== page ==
In therapy: your 2021 mental health resolutions

Our resident columnist, psychotherapist Jess Henley, PGDip., MA, shares five top tips to boost your mental health for the year ahead

Apart from the usual things known to support a healthy mindset, such as exercise, sleep, a healthy diet and less alcohol, there are a few other tactics you can use to help up your resilience for whatever life throws your way. Try these mental health resolutions…

1. Breathe properly

This can be a total game-changer in any situation. It helps reduce stress and anxiety, and encourages you to feel grounded almost instantly. Imagine the space that’s two inches below your belly button and a third of the way into your body. Breathe deeply into this place, with each inhale lasting four seconds and each exhale also lasting four seconds. Practise this as often as you can, whatever you’re doing, until it becomes your natural way to breathe. If you find yourself in an anxious situation, it’s likely that your breath will be short and shallow into your chest, so focus on your breathing and switch to this deep-breathing technique. Do it for as long as you need to until you feel calmer, which should only take a minute or two.

2. Still your mind at night

Keep a notebook by the side of your bed and jot down any thoughts that are whizzing around in your head. Once they’re on paper, you can’t forget them. This relaxes a buzzing mind and frees up space for your brain to slow down and allow you to sleep.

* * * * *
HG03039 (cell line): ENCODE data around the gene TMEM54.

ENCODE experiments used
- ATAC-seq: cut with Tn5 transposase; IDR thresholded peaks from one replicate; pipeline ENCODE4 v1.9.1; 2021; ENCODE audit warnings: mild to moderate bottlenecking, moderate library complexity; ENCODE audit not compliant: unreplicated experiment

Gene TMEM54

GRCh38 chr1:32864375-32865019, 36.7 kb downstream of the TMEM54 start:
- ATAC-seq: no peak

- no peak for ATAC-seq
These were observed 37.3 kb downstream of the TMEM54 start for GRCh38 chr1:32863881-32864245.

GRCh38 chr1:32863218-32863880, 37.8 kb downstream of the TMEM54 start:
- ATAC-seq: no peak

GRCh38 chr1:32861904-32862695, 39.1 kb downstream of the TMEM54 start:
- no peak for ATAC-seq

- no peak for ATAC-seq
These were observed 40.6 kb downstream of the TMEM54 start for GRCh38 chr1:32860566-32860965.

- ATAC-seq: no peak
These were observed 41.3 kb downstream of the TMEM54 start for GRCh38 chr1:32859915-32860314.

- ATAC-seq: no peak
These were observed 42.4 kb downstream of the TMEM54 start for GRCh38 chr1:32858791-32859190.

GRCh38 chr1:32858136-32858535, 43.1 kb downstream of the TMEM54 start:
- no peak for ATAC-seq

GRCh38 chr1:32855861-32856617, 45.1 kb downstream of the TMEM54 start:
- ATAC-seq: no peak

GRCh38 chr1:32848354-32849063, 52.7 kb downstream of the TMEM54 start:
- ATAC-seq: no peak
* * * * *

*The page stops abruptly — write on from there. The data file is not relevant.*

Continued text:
3. One step at a time

Reduce feelings of being overwhelmed by breaking down any task into small, manageable steps. Looking at a giant task, such as getting a new job this year, can seem too big, so it stops you even starting the process. Breaking it down into bite-sized chunks makes anything possible, no matter how many steps are needed to reach your goal. For a new job, begin by having a few chats with people, updating your CV and slowly, step by step, work towards getting that new position.

4. Be in the now

Most anxieties and stress live in the future or the past, not the present. Did I offend my friend last time we spoke? Will I be able to present in my meeting this afternoon? Bring yourself into the present as often as you can, because the chances are, in the present, things are manageable and OK. Do this by focusing all your attention on your senses – what can you see, hear, taste, touch, smell? Take in the minute details of each one and try to let any other thoughts leave your mind, until you feel more grounded.

5. Learn something new

Using your mind in a different way can exercise your brain and not only get you feeling excited and enthusiastic again, but also sweep away the cobwebs and help you look at old tasks and dilemmas in a new way. It takes you out of your ongoing daily routine while giving you something else to focus on, which can help put other problems into perspective.

If your thoughts are spiralling out of control and you feel excessively anxious or depressed, talk to your GP. Or contact SANEline, a mental health helpline, on 0300 304 7000.